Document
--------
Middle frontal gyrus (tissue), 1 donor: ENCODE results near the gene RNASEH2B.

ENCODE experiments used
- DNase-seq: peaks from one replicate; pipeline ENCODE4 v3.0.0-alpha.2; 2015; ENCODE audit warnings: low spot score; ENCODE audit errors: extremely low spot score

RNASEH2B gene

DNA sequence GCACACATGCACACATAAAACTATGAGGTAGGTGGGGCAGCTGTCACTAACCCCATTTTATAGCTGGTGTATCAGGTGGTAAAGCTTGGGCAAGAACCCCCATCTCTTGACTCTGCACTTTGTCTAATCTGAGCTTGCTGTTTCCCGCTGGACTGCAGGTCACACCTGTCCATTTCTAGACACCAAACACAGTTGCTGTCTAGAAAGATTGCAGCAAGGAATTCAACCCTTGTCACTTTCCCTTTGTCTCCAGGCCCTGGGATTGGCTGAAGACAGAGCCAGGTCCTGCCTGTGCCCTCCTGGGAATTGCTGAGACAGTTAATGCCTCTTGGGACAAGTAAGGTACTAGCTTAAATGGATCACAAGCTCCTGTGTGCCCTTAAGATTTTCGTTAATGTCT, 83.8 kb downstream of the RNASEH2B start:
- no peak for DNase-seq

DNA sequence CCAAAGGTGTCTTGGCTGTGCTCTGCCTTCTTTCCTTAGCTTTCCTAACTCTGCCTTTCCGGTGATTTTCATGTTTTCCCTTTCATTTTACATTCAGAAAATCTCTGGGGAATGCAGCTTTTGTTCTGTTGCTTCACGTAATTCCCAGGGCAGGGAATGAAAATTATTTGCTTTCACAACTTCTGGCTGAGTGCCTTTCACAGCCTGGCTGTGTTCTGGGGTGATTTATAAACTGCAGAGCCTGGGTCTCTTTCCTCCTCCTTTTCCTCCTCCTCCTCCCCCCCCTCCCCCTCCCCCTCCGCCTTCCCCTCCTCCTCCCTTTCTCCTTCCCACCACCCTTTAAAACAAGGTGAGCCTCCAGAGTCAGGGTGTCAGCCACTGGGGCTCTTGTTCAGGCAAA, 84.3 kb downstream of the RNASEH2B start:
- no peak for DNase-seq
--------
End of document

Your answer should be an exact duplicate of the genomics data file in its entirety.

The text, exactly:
Middle frontal gyrus (tissue), 1 donor: ENCODE results near the gene RNASEH2B.

ENCODE experiments used
- DNase-seq: peaks from one replicate; pipeline ENCODE4 v3.0.0-alpha.2; 2015; ENCODE audit warnings: low spot score; ENCODE audit errors: extremely low spot score

RNASEH2B gene

DNA sequence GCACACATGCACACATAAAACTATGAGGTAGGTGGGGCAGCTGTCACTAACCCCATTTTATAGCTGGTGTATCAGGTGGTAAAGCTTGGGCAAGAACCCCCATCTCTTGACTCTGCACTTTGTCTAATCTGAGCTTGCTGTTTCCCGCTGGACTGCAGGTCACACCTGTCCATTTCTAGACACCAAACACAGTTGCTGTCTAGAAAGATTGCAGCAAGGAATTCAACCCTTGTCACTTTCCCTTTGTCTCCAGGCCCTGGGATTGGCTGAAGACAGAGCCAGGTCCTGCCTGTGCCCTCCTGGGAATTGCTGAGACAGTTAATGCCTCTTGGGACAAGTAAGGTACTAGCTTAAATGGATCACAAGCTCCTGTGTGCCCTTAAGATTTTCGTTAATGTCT, 83.8 kb downstream of the RNASEH2B start:
- no peak for DNase-seq

DNA sequence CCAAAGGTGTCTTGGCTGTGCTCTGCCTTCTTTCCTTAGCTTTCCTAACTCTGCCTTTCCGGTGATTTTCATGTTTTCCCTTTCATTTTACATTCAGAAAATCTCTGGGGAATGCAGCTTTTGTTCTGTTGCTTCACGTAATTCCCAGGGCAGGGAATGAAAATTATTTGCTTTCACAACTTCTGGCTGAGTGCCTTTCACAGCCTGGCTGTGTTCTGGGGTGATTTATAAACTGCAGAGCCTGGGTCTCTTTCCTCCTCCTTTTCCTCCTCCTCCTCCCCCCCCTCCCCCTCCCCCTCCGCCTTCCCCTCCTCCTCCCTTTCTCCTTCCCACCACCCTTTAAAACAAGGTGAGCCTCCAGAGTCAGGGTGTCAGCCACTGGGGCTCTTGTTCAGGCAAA, 84.3 kb downstream of the RNASEH2B start:
- no peak for DNase-seq